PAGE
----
"but they've lagged badly in the area of performance, and the performance options now are brutally expensive, certainly enough that the discerning customer is obliged to at least contemplate other options"

Lagged badly vs what? Based on what metrics? Brutally expensive vs what?

Vs something at least as functional AND reliable as NetApp high-performance options?

One of the world's largest companies chose our all-flash gear for one of the most high profile applications on the planet. There was some other gear (many vendors were tested) that was faster but that other gear also miserably failed the reliability tests. And this application is used to generate huge revenue every second.

So it all depends on what you want to achieve in the end.

Ultra high performance with questionable reliability is child's play to achieve, and can be done cost-effectively.

There are a lot of misconceptions in the industry and a lot of FUD flying around.

http://recoverymonkey.org/2014/09/18/when-competitors-try-too-hard-and-miss-the-point-part-two/

Thx

D

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Anonymous Coward

Re: @still Anonymous Coward

As you said "Ultra high performance with questionable reliability is child's play to achieve"

So how do you intend to provide that reliability on a single controller array ?

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Re: @still Anonymous Coward

Read my original post on this thread - FlashRay today is not meant for those deployments that need multiple controllers. We have OTHER all-flash appliances for sale that DO offer this TODAY though.

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Anonymous Coward

Re: @still Anonymous Coward

Dikrek, So please expand on that, can you give us some examples of where the use of a single controller array would be a good fit ?

Because outside of a beta testing this for Netapp, I can't think of a single practical use case.

Yes appreciate you have OTHER all-flash appliances, but it appears they're compromised in some way only being pushed as all flash because FlashRay isn't ready, otherwise there would be no need for FlashRay.

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Latecomer?

I wonder why NetApp is often considered a 'latecomer'...

The PAM card (16GB DRAM based Read Cache in a PCI slot) debuted in 2008 (ONTAP 7.3)

Flash Cache (called "PAM II" back then), which was NAND Flash, came in 2009. (ONTAP 7.3.2)

SSDs as disks were supported since ONTAP 8.0.1 in 2010. I've had students in my class who were happily running "All-Flash FAS" back then already. (SSDs for the root aggregate were supported later that year)

Not much had to change for Data ONTAP to support SSDs in an efficient way, since WAFL had handled disks just like SSDs already since 1992: delayed coagulated writes, spreading writes over the whole system (the proverbial "Write Anywhere File Layout", WAFL), delayed garbage collection, background File Layout Optimization ('reallocate'), and so on... Now finally other storage systems start doing the same things as a side-effect of adapting their systems to SSDs.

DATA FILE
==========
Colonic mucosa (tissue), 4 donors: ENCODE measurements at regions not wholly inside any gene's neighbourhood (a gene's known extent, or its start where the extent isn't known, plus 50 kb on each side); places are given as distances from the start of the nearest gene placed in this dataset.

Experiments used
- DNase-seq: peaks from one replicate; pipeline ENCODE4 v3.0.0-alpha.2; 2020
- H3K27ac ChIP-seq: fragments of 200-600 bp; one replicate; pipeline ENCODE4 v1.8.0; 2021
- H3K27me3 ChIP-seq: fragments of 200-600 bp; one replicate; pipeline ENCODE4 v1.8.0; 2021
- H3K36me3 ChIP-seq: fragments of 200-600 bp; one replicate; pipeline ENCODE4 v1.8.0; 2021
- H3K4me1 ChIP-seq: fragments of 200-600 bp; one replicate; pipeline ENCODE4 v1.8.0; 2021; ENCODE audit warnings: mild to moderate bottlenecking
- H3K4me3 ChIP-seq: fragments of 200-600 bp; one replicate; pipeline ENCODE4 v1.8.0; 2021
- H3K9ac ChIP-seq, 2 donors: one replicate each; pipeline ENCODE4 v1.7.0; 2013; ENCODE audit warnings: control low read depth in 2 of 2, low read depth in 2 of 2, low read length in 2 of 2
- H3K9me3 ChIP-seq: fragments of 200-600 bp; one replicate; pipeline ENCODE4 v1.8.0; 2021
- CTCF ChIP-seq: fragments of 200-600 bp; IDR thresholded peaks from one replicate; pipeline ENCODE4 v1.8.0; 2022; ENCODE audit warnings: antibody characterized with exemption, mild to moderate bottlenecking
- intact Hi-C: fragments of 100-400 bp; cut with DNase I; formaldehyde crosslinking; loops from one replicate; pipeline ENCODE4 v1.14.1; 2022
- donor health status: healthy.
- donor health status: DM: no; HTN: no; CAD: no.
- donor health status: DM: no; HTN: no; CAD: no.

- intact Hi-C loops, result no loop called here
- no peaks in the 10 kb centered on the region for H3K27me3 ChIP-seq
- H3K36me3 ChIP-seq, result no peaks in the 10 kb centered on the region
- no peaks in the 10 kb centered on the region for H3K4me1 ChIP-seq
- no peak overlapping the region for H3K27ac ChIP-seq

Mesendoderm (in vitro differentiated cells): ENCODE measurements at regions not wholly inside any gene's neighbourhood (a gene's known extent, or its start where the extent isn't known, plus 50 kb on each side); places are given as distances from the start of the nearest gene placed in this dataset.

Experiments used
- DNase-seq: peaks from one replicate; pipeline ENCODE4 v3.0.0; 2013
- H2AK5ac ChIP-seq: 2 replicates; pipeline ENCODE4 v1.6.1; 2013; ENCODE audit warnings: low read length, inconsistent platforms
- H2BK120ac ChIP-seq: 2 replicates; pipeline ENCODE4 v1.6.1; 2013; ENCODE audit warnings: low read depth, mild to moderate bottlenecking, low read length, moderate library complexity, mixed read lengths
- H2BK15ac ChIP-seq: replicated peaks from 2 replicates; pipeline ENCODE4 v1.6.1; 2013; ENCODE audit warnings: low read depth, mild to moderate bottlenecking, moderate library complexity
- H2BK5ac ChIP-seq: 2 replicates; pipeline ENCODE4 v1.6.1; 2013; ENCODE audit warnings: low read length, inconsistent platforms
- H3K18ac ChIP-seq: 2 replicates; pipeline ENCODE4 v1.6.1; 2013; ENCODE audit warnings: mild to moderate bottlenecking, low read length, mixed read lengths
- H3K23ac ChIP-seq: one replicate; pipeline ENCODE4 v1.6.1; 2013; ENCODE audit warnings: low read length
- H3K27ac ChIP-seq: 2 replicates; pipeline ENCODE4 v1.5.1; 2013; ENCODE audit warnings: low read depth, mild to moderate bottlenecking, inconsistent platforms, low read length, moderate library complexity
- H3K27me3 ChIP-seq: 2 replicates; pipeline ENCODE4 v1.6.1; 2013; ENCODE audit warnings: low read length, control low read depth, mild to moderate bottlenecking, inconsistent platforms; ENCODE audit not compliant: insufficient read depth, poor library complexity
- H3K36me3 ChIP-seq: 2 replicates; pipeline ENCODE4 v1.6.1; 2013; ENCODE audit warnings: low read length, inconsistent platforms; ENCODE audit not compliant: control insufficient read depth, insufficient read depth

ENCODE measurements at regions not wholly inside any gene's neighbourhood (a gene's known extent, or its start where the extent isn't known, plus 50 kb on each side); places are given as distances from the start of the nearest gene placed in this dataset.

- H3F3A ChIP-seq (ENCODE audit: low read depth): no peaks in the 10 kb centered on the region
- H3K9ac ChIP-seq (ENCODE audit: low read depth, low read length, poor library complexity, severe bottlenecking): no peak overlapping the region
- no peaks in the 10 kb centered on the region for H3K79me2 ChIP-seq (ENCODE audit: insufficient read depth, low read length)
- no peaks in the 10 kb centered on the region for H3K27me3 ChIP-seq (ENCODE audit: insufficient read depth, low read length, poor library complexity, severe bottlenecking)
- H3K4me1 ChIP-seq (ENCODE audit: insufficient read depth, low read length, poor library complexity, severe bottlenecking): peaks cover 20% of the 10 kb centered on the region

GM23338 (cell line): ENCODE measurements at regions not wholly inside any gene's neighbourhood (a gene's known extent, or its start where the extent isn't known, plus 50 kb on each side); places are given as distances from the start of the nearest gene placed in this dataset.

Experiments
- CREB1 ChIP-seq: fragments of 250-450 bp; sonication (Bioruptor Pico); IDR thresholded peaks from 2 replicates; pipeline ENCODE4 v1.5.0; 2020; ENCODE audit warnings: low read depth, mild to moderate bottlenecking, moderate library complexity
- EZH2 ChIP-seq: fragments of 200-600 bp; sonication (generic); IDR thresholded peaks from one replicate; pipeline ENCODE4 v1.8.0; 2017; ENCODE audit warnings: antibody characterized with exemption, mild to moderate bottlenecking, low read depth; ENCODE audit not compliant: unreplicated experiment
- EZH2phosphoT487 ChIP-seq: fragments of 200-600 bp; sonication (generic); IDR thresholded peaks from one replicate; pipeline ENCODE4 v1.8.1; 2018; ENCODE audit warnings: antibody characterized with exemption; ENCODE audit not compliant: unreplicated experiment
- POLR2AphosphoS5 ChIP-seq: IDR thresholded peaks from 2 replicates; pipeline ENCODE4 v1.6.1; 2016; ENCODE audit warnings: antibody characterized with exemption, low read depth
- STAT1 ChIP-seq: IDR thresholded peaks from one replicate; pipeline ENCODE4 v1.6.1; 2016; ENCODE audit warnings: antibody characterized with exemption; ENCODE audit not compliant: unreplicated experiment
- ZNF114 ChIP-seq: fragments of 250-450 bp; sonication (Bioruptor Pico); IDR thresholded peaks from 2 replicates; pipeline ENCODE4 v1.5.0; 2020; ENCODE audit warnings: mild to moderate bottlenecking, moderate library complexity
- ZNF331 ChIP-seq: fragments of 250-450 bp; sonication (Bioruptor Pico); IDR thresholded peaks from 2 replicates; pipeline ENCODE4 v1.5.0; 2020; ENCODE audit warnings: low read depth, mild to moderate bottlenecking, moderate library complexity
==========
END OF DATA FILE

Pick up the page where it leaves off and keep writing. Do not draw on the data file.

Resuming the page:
It's just that Marketing was late to the show and coined the term AFF (All-Flash FAS) fairly recently.

Same story with the EF-Series, by the way. Customers had been ordering E-Series systems with only SSDs already for a while, before the marketeers came up with the "EF" moniker.

By now NetApp has shipped more than 111PB of Flash.

Doesn't look like a Latecomer/Newcomer to me.

To me FlashRay is simply the new 'future-proof' OS-base, for when spinning disk is fading away.

It doesn't seem to me, that NetApp is under a lot of pressure to ship something 'flashy', since the available offerings (EF-Series for raw performance with storage management by the application, AFF for integration in existing NetApp FAS environments and rich on-box management features) are already covering a very broad base. The limited FlashRay release now I see more as a preview of things to come for selected stakeholders. I actually prefer the 'It's ready when it's ready' approach...

my 2c

Sebastian

(disclosure: I'm a NetApp Certified Instructor, but I work for an independent Technical Training Company, not for NetApp)

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Anonymous Coward

Re: Latecomer?

Sebastian you really should broaden you horizons a little. It's comical that you can't you see the fallacy in your defense of Netapp, we could all pick some technology or other and suggest the same of any vendor. but it doesn't address the issue at hand.

Netapp are trying to defend their position around rushing Flashray to market, at the same time they also have to be careful not to throw their other platforms under the bus just yet. Flashray isn't ready for prime time, so they need to keep the $$$ rolling in from the faithful on all flash EF and FAS. But it's obvious that If all flash EF series and FAS systems were really good enough, then Flashray simply wouldn't exist, end of.